Victor and Eli started out as college roommates—brilliant, arrogant, lonely boys who recognized the same sharpness and ambition in each other. In their senior year, a shared research interest in adrenaline, near-death experiences, and seemingly supernatural events reveals an intriguing possibility: that under the right conditions, someone could develop extraordinary abilities. But when their thesis moves from the academic to the experimental, things go horribly wrong. Ten years later, Victor breaks out of prison, determined to catch up to his old friend (now foe), aided by a young girl whose reserved nature obscures a stunning ability. Meanwhile, Eli is on a mission to eradicate every other super-powered person that he can find—aside from his sidekick, an enigmatic woman with an unbreakable will. Armed with terrible power on both sides, driven by the memory of betrayal and loss, the archnemeses have set a course for revenge—but who will be left alive at the end?
So I knew Vicious was about an anti-hero (or even a villain) who did something with superpowers. I knew it had it amazing cover. I also knew several of my blog friends had read and loved it, so it seemed like a safe bet that I’d like it, too. And I did!
Superhero stories about people who aren’t actually heroic are great because they make you think about things. Like, what makes a hero? Are people heroes just because they think they are, or is it an outside decision? And what happens when a supposedly heroic person is really just a serial killer?
Both Victor and Eli are sociopaths (or something similar), only Eli is in denial about it. He thinks he’s a hero; Victor knows better. And so much of the book is about Victor hunting Eli down so he can punish him for…well, for disappointing Victor, basically.
I’m not sure what Victor expected– that they’d be sociopaths together, maybe? Superpowered sociopaths, with a hint of mad scientist. But that was never gonna happen because of Eli’s self-delusion about being normal. Thus Victor’s disappointment, and the book’s plot.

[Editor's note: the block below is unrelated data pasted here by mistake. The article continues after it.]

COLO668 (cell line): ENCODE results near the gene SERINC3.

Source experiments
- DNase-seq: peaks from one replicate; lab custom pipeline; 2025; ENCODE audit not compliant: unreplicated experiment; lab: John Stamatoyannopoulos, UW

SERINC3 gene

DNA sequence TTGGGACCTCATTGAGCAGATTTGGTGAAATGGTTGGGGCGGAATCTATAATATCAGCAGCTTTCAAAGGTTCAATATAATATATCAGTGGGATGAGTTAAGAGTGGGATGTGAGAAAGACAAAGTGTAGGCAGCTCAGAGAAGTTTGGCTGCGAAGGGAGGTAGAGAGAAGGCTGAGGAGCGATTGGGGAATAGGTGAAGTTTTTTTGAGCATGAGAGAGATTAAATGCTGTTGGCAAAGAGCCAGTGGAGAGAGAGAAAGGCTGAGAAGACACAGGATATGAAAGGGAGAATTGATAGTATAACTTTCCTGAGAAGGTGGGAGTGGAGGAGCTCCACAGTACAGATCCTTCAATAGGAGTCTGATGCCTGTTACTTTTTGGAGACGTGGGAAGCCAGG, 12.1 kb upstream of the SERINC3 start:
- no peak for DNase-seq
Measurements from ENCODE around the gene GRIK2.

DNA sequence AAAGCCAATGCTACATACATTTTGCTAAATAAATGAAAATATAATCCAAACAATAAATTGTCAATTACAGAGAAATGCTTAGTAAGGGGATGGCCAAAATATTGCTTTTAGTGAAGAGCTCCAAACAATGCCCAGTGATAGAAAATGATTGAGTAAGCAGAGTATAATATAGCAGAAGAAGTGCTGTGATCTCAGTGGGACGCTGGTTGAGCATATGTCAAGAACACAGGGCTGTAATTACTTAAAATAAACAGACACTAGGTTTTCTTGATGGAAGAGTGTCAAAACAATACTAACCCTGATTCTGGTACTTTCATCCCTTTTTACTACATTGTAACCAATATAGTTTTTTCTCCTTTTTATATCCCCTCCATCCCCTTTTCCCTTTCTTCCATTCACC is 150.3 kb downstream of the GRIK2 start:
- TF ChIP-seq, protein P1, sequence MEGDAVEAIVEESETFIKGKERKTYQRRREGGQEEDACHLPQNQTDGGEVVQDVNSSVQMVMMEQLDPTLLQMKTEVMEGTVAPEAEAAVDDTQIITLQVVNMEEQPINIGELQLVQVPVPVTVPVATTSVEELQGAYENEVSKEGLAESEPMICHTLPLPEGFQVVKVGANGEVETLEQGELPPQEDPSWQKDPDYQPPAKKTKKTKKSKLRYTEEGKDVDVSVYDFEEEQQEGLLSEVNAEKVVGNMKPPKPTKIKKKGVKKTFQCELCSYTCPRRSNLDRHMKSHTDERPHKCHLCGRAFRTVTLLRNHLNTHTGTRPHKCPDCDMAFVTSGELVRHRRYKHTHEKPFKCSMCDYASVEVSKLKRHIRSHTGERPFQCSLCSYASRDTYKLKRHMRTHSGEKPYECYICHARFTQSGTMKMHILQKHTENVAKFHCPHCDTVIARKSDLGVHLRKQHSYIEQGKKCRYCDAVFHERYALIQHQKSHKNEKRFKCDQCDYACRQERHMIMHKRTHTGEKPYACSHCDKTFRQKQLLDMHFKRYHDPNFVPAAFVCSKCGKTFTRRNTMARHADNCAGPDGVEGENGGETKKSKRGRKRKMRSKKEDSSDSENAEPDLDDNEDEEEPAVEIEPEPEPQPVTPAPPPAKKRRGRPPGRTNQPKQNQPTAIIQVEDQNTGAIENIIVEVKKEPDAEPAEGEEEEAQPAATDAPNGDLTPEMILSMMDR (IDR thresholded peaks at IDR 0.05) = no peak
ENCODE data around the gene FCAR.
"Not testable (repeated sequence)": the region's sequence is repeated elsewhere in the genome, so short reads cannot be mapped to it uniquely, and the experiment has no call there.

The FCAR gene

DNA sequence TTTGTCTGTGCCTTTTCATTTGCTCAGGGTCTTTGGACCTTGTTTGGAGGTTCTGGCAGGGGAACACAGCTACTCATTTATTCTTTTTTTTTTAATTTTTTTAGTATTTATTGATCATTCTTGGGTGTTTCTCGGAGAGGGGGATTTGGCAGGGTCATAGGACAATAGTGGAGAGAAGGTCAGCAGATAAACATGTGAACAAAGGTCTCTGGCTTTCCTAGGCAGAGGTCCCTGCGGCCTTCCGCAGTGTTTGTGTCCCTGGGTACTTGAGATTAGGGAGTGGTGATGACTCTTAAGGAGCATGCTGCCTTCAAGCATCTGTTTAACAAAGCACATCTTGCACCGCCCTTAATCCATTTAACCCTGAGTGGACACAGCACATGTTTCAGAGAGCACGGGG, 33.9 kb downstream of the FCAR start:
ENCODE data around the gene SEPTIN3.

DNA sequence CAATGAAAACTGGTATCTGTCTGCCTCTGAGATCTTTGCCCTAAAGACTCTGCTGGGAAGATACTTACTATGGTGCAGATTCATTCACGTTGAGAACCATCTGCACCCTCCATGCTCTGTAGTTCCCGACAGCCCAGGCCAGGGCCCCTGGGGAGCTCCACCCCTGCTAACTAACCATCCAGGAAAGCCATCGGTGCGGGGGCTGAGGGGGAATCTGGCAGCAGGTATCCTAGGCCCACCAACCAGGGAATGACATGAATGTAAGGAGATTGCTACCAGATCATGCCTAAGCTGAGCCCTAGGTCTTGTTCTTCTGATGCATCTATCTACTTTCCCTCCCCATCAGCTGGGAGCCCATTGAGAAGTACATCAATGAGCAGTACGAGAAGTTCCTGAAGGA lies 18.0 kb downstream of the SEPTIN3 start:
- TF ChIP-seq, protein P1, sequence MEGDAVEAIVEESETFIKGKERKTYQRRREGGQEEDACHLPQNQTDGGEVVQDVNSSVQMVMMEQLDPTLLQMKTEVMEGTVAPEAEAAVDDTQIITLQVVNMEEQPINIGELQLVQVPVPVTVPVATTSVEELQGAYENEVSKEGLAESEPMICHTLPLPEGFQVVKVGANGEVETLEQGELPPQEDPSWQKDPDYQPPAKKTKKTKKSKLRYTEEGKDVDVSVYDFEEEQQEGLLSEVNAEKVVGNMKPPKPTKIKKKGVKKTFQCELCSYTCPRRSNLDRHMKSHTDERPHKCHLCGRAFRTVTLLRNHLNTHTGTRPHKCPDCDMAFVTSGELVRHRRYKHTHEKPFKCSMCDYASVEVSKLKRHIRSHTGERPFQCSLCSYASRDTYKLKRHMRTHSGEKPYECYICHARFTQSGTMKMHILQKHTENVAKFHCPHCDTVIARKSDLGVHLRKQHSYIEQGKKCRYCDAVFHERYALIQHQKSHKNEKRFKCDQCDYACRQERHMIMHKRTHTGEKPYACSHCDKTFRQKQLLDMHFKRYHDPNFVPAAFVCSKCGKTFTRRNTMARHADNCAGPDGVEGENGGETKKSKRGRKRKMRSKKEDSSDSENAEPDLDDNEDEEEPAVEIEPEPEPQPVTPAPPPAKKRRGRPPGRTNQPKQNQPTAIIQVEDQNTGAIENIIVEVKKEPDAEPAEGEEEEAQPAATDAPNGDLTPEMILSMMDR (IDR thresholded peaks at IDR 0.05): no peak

What I liked about Vicious was how the hero is actually terrible, and the villain is kinda heroic but not really. Turning expected tropes on their head is a favorite thing of mine in books, and it’s done particularly well in Vicious. I ended up liking Victor but also not wanting to be anywhere near him. The line between between like and dislike is a fun one for me to be on1 and I very much enjoyed following Victor and Eli along to their doom (or redemption. Or both!).
Also, there are Batman gambits! Those are fun, too.
But actually, the BEST thing about Vicious is Sydney and Mitch. Sydney is the “young girl” in the summary; she’s smart and brave and also forced to grow up way too fast after her sister tries to kill her. Mitch is Victor’s cellmate, a genius and computer expert with extremely bad luck and the body of someone who crushes heads for a living.
As much as I liked watching Victor and Eli’s good-bad dynamics, I LOVED the scenes with Sydney and Mitch because of how complex their characters are. Sociopaths are kinda straightforward and we’ve got a glut of serial killers in media nowadays so that’s kinda boring, in a way. Sydney and Mitch were refreshing in their differentness, and I totally want to read more books about them and their adventures.
Read: November 24-29, 2014
- that’s why I like anti-heroes and unreliable narrators so much ↩